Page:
Change these 3 hidden Google settings to protect your privacy

Change these 3 hidden Google settings to protect your privacy

Big Tech companies are woven into the fabric of our everyday lives. We message each other on our Apple and Android smartphones, share photos on Facebook, shop on Amazon, work on our Microsoft and Apple computers, and Google things all day long.

It’s no secret anymore that Big Tech tracks what we do and packages up our data to sell to advertisers. Tap or click to stop one of the biggest offenders, Facebook, from following you around the web.

If you’re super privacy-conscious, maybe you’re ready to nuke your private info floating around the web – or as much as you can, at least. Tap or click to erase yourself from the internet.

Let’s look at a company I bet you interact with most days, Google. Here are three settings you need to check:

1. Don’t let others know what you do with Google

Every time you use a Google service, your interactions are logged in your My Activity page. This page shows everything that you’ve searched for, photos you’ve taken, YouTube videos you’ve watched, how you used Google’s apps and so on.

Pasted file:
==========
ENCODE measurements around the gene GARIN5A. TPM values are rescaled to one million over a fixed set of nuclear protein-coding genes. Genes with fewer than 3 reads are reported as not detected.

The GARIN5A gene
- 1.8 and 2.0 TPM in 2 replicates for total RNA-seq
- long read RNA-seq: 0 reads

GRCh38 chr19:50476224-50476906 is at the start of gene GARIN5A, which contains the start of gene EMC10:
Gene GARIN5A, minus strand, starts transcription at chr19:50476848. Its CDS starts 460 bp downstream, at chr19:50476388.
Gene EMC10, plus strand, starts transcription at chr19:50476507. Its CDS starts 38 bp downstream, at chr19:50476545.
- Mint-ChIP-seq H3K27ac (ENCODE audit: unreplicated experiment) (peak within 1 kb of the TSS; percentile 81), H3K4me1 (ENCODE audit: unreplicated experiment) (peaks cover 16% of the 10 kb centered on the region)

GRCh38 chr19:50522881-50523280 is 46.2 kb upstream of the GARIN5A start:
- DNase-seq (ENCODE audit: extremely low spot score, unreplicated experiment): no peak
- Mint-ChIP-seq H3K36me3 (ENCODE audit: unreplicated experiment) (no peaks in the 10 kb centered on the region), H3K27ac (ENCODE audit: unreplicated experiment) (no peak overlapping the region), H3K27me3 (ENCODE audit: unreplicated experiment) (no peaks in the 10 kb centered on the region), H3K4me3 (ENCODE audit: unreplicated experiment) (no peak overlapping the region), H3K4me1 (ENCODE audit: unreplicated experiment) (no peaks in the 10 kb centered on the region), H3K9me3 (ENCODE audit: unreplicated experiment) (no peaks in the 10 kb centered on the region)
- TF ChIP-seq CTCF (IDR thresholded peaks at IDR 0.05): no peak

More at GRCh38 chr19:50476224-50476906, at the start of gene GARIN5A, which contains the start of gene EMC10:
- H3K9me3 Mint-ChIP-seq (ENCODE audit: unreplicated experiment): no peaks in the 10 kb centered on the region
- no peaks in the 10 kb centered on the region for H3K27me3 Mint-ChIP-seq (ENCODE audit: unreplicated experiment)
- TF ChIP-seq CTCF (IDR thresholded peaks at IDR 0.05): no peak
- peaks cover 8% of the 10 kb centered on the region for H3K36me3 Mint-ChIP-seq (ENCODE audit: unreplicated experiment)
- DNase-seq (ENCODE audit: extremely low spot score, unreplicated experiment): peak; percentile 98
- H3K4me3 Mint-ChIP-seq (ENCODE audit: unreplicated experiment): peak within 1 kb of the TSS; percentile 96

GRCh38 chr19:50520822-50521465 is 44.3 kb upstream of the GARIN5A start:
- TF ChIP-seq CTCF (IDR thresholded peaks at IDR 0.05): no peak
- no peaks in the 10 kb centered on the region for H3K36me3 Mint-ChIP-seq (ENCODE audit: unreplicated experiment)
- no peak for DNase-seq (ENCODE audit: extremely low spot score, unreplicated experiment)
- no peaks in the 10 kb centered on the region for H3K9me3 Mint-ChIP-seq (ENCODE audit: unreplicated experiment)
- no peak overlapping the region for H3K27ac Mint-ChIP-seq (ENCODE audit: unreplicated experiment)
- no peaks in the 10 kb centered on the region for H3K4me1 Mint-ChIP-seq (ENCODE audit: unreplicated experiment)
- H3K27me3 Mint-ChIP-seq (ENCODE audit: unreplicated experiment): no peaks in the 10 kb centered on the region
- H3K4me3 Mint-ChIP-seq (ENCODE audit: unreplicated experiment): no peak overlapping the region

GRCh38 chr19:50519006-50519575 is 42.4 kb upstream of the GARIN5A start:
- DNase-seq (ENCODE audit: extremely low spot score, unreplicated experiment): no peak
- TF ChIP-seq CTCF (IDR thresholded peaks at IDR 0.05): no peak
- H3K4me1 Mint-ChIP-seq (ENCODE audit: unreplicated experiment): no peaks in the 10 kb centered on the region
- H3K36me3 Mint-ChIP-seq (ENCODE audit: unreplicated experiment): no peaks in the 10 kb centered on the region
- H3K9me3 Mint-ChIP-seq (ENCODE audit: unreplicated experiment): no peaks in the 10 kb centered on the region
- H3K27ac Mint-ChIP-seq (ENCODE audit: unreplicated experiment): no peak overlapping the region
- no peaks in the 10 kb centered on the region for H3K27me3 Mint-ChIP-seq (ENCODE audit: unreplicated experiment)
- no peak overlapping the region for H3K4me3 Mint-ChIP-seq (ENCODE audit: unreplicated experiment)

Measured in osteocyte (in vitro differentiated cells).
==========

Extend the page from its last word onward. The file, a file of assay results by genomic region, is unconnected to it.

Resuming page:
Many people don’t know that you can password protect it all. Who needs this new feature?

Let’s say you share a computer or everyone in your house knows your system password. One-click is all it takes, and everything you’ve done with Google is free for the taking. Yes, they’ll also see anything that you’d be embarrassed to talk about at the dinner table. Even if that doesn’t concern you, best be safe should your phone or laptop end up in the wrong hands.

Here’s how to lock it down:

• Visit myactivity.google.com on a computer.

• You will see a pop-up that says, “Safer with Google: You can add more security to My Activity by turning on extra verification.” Click Manage.

• Select the option for Require extra verification, then hit Save.

From now on, you’ll have to enter your password to see and delete your history. If your Google password is saved to your browser or computer, it defeats the purpose. You’re better off using a secure password you can remember…Read more>>

Source:-usatoday

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